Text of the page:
Academia was never a stranger to me. I started teaching informally from the age of 15 and then formal teaching followed soon. Even while in the corporate arena, first with Titan and then with Wipro, I kept myself abreast with reading, writing and teaching. For almost last 7 years now, I have consistently been teaching over the weekends and that umbilical cord in many ways made the decision to shift to academia rather smooth. Now here at IIM Bangalore, looking back I can only ‘connect the dots’ as the great artist Steve Jobs quipped and be surprised that how life crafts itself. Here’re five insights that I gathered through my career in corporate and in academia, and I wish to share with a hope that these would resonate with you.

Grab half-chances: When I first entered a B-School as a teacher, I was 22 and most students, including the fellow teachers, didn’t take me seriously. But it was a half-chance bestowed on to me and by having taken that I could at least get started. The institute wasn’t the tier-1 or tier-2 category, nor did I have any formal experience of teaching MBA students. Thereafter, I sniffed opportunities where I could teach, mostly for free and then with some honorarium. Location was no bar, class-size was no bar, institute’s ranking was not bar; the only thing that mattered was that I had to sharpen my axe. From that one institute, today I have taught at over 25 MBA institutes across India and abroad, and can never ever relax on the virtue of taking those half-chances. Remember, opportunities don’t come your way wrapper. You need to unearth those.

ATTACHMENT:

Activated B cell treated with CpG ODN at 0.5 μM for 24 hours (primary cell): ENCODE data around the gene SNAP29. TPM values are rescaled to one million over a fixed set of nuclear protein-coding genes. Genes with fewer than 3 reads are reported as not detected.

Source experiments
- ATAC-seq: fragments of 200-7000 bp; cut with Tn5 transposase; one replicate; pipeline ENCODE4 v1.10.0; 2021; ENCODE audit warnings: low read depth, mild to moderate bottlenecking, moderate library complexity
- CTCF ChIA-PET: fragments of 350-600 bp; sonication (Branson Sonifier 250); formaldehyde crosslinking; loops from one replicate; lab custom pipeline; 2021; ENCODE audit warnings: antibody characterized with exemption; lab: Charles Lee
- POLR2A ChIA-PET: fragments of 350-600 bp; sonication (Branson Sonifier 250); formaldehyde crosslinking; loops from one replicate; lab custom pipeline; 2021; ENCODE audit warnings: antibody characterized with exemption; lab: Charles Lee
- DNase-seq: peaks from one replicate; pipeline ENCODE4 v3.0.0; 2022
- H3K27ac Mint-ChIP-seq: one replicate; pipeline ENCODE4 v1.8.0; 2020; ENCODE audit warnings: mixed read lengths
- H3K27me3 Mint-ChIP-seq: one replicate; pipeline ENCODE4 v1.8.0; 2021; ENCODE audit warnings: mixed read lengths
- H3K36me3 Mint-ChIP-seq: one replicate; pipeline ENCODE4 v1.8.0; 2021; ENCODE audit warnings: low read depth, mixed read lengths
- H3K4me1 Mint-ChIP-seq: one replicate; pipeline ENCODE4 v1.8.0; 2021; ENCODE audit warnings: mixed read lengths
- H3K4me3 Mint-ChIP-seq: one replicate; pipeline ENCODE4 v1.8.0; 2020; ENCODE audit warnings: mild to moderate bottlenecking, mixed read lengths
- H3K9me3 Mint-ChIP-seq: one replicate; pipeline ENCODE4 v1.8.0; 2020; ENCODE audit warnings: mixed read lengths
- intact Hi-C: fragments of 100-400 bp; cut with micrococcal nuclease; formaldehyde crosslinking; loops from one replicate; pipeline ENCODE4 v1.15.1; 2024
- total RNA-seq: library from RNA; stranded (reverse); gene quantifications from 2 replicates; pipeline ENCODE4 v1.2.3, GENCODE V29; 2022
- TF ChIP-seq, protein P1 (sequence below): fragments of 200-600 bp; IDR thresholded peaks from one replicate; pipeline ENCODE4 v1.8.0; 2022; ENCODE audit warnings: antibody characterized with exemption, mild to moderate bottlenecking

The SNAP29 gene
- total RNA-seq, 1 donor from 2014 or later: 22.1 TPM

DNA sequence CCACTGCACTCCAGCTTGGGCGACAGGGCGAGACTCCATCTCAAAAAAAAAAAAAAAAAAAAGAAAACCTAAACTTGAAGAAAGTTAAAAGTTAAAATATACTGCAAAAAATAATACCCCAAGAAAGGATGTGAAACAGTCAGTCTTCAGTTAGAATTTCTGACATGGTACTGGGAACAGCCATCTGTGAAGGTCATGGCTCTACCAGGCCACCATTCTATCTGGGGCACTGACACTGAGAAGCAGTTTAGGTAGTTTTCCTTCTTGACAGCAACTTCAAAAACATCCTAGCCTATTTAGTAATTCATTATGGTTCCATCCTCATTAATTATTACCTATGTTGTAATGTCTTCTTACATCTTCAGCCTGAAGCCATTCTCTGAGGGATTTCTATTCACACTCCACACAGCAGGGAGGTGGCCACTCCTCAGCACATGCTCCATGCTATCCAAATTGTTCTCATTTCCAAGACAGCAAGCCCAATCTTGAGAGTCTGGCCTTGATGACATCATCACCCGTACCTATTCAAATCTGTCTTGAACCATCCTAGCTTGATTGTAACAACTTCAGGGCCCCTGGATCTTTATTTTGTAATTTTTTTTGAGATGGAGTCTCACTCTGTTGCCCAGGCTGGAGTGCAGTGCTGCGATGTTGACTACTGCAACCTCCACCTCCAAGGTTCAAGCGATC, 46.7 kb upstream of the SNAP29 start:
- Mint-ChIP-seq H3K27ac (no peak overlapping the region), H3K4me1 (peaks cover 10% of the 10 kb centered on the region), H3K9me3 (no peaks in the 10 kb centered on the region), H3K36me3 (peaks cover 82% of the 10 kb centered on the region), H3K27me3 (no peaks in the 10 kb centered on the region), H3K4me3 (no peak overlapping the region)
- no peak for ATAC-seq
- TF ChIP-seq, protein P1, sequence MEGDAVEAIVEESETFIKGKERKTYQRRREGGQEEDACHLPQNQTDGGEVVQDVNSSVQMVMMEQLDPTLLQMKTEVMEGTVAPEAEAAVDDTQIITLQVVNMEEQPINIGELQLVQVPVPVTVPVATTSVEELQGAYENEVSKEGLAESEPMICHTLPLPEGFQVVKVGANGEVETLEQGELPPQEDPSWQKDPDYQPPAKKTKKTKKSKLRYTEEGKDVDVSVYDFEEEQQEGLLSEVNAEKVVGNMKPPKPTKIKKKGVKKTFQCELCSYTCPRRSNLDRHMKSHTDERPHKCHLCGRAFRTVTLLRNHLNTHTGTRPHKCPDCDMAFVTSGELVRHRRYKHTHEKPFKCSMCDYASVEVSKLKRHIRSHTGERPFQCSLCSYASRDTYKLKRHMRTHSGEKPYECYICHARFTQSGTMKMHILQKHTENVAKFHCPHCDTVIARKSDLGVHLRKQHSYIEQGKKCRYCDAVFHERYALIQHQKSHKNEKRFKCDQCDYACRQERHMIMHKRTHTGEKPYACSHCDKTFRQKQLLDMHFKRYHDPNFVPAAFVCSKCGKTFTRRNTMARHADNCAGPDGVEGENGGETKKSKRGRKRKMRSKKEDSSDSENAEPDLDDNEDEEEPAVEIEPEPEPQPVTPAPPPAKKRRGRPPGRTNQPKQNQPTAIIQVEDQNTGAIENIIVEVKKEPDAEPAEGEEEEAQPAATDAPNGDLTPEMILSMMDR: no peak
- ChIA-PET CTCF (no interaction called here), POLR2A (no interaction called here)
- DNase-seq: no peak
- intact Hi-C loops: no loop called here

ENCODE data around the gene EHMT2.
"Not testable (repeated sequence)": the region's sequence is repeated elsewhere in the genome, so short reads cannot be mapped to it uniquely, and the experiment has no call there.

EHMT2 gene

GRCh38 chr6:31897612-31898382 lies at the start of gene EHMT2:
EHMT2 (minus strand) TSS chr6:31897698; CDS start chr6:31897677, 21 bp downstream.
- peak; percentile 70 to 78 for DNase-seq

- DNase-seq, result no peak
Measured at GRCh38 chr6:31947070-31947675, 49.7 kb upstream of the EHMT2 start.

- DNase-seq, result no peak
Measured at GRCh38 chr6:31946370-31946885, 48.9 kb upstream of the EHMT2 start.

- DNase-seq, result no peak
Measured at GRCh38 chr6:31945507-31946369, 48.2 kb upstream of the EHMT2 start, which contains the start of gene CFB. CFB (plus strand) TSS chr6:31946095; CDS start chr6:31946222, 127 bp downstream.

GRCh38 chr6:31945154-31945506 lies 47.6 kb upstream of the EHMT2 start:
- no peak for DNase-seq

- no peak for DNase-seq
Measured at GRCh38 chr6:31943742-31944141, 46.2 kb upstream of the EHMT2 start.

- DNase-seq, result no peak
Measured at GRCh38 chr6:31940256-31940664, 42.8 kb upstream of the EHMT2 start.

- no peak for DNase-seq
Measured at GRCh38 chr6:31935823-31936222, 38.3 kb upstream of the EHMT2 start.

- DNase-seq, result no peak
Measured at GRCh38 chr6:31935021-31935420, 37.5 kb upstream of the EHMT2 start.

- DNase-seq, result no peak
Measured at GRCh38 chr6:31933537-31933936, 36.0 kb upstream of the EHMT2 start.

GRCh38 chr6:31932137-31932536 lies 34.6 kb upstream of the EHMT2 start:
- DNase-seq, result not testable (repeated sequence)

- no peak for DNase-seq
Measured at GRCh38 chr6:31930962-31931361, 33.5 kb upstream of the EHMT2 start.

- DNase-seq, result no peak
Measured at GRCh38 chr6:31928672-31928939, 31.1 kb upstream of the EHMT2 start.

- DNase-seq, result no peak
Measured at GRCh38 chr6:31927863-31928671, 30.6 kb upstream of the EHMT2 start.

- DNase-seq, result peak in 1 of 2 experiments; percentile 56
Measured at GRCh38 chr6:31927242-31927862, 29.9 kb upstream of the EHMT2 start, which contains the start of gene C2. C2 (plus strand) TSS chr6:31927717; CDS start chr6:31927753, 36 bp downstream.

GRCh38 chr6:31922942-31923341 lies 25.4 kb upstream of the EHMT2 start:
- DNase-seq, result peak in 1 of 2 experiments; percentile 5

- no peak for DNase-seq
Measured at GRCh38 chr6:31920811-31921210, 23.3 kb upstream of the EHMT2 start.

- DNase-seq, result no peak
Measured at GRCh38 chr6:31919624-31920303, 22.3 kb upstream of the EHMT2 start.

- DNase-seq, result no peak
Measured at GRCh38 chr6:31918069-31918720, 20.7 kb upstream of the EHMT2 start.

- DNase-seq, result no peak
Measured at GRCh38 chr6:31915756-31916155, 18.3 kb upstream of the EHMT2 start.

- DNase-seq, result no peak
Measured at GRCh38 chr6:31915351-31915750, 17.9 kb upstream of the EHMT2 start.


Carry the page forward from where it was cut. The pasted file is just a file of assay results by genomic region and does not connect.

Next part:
Hone multiple affiliations: We are all worth more than what we do currently. Most of us tend to limit ourselves to the workplace and the chores that we are assigned. Our friends, our pastime or mannerisms and even thinking then get shaped by, if not limited by, the workplace. One early lesson I gathered while interacting with fellows from outside of India was the virtue of honing multiple affiliations. Affiliations here mean being actively associated with, or better still contribute to, multiple avenues in life. One of which could be the workplace, and then being associated with a social cause or teaching or writing or composing or painting or something where one would draw inspiration and insights from. Remembers, you weren’t ‘born’ to work in one organization! Life offers many more possibilities and capabilities, and let’s make the most of any given moment. For me it was reading, writing, and teaching.